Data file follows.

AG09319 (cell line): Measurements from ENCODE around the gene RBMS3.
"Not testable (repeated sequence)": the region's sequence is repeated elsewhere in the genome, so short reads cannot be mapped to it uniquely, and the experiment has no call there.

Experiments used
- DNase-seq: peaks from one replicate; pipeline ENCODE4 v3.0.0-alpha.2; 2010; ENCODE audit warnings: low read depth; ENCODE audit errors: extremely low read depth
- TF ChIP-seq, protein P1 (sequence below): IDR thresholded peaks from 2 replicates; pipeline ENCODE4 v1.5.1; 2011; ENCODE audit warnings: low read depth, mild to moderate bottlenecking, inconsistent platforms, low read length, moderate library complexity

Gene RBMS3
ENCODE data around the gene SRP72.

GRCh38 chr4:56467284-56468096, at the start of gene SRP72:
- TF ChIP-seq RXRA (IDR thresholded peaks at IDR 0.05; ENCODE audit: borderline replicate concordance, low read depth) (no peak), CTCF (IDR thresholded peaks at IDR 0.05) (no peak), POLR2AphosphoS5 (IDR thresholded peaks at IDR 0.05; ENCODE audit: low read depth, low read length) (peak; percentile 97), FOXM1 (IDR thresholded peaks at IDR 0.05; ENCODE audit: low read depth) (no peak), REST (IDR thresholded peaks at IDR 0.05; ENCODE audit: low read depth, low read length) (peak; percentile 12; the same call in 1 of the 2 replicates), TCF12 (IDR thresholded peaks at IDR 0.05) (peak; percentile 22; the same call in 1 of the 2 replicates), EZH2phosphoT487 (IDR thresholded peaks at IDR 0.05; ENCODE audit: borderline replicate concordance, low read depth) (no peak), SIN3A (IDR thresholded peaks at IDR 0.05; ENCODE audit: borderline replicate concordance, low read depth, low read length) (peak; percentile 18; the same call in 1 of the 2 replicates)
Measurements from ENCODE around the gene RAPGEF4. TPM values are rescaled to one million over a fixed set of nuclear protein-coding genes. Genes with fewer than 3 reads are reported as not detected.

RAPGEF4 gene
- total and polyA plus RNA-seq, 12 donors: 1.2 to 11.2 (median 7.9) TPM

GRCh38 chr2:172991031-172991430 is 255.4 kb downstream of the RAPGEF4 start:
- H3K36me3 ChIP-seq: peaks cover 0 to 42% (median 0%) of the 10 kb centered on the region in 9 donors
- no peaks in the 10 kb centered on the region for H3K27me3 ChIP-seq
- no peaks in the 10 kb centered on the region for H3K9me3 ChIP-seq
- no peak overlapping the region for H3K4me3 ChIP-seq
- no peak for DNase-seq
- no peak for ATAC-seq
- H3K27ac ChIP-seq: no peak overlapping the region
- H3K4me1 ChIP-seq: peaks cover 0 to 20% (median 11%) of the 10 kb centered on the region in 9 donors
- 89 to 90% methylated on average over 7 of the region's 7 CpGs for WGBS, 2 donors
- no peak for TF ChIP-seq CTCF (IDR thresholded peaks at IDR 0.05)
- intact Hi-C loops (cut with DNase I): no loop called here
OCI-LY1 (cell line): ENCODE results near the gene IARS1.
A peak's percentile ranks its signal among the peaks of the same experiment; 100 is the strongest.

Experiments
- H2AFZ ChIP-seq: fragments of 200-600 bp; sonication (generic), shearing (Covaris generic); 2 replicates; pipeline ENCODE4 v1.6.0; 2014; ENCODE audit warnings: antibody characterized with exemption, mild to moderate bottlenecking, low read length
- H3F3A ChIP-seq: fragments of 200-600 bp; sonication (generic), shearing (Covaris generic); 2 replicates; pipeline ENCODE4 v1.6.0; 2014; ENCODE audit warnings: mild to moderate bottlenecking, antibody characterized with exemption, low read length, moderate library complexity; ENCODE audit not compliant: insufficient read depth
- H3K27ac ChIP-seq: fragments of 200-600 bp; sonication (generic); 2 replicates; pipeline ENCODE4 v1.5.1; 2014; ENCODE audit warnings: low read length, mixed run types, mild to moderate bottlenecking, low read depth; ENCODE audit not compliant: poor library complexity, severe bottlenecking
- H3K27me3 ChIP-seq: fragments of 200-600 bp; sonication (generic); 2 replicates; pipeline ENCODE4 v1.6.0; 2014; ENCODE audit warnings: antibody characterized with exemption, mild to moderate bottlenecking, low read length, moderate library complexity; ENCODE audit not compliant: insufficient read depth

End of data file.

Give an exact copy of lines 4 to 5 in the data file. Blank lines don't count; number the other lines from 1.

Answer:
- DNase-seq: peaks from one replicate; pipeline ENCODE4 v3.0.0-alpha.2; 2010; ENCODE audit warnings: low read depth; ENCODE audit errors: extremely low read depth
- TF ChIP-seq, protein P1 (sequence below): IDR thresholded peaks from 2 replicates; pipeline ENCODE4 v1.5.1; 2011; ENCODE audit warnings: low read depth, mild to moderate bottlenecking, inconsistent platforms, low read length, moderate library complexity